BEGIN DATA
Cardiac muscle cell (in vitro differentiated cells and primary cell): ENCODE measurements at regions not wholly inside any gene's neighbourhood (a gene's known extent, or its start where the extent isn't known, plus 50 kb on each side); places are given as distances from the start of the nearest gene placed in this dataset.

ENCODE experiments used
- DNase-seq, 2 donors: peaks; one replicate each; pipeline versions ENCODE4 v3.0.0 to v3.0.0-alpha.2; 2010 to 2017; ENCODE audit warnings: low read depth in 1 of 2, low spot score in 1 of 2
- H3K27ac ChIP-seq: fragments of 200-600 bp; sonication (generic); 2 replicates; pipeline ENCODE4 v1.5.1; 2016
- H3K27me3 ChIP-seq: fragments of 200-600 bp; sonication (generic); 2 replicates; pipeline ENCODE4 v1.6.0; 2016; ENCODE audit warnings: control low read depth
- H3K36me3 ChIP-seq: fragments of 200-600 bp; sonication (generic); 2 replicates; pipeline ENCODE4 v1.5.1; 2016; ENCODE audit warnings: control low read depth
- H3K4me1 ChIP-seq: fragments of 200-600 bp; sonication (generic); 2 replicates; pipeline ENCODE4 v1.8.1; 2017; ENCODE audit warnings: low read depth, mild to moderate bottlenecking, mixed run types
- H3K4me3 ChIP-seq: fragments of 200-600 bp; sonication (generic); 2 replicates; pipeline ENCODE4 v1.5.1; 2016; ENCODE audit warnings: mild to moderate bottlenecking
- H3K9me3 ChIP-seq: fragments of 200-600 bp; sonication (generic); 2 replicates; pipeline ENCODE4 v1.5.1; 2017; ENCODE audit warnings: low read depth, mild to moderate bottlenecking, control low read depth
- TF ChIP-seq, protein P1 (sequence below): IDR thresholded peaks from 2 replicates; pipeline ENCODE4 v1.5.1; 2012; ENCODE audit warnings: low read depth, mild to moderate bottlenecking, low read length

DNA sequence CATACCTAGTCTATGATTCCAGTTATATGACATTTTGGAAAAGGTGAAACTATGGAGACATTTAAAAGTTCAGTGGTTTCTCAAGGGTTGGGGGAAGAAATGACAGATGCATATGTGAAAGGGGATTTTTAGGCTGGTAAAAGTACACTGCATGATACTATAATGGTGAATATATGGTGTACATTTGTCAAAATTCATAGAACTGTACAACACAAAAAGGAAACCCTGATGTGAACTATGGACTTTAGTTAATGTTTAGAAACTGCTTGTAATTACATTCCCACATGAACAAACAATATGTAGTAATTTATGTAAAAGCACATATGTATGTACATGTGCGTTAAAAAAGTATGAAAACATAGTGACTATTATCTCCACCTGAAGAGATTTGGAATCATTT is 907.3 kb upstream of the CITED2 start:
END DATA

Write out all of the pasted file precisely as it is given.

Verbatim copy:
Cardiac muscle cell (in vitro differentiated cells and primary cell): ENCODE measurements at regions not wholly inside any gene's neighbourhood (a gene's known extent, or its start where the extent isn't known, plus 50 kb on each side); places are given as distances from the start of the nearest gene placed in this dataset.

ENCODE experiments used
- DNase-seq, 2 donors: peaks; one replicate each; pipeline versions ENCODE4 v3.0.0 to v3.0.0-alpha.2; 2010 to 2017; ENCODE audit warnings: low read depth in 1 of 2, low spot score in 1 of 2
- H3K27ac ChIP-seq: fragments of 200-600 bp; sonication (generic); 2 replicates; pipeline ENCODE4 v1.5.1; 2016
- H3K27me3 ChIP-seq: fragments of 200-600 bp; sonication (generic); 2 replicates; pipeline ENCODE4 v1.6.0; 2016; ENCODE audit warnings: control low read depth
- H3K36me3 ChIP-seq: fragments of 200-600 bp; sonication (generic); 2 replicates; pipeline ENCODE4 v1.5.1; 2016; ENCODE audit warnings: control low read depth
- H3K4me1 ChIP-seq: fragments of 200-600 bp; sonication (generic); 2 replicates; pipeline ENCODE4 v1.8.1; 2017; ENCODE audit warnings: low read depth, mild to moderate bottlenecking, mixed run types
- H3K4me3 ChIP-seq: fragments of 200-600 bp; sonication (generic); 2 replicates; pipeline ENCODE4 v1.5.1; 2016; ENCODE audit warnings: mild to moderate bottlenecking
- H3K9me3 ChIP-seq: fragments of 200-600 bp; sonication (generic); 2 replicates; pipeline ENCODE4 v1.5.1; 2017; ENCODE audit warnings: low read depth, mild to moderate bottlenecking, control low read depth
- TF ChIP-seq, protein P1 (sequence below): IDR thresholded peaks from 2 replicates; pipeline ENCODE4 v1.5.1; 2012; ENCODE audit warnings: low read depth, mild to moderate bottlenecking, low read length

DNA sequence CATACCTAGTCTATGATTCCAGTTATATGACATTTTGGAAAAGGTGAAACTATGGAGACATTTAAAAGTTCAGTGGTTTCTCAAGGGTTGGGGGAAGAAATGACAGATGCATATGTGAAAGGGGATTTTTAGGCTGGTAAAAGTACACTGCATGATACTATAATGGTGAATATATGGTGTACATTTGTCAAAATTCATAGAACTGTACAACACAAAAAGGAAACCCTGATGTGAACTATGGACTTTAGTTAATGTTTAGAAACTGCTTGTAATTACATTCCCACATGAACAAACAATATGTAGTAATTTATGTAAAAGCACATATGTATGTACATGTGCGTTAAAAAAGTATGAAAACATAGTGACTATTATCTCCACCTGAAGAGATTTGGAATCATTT is 907.3 kb upstream of the CITED2 start: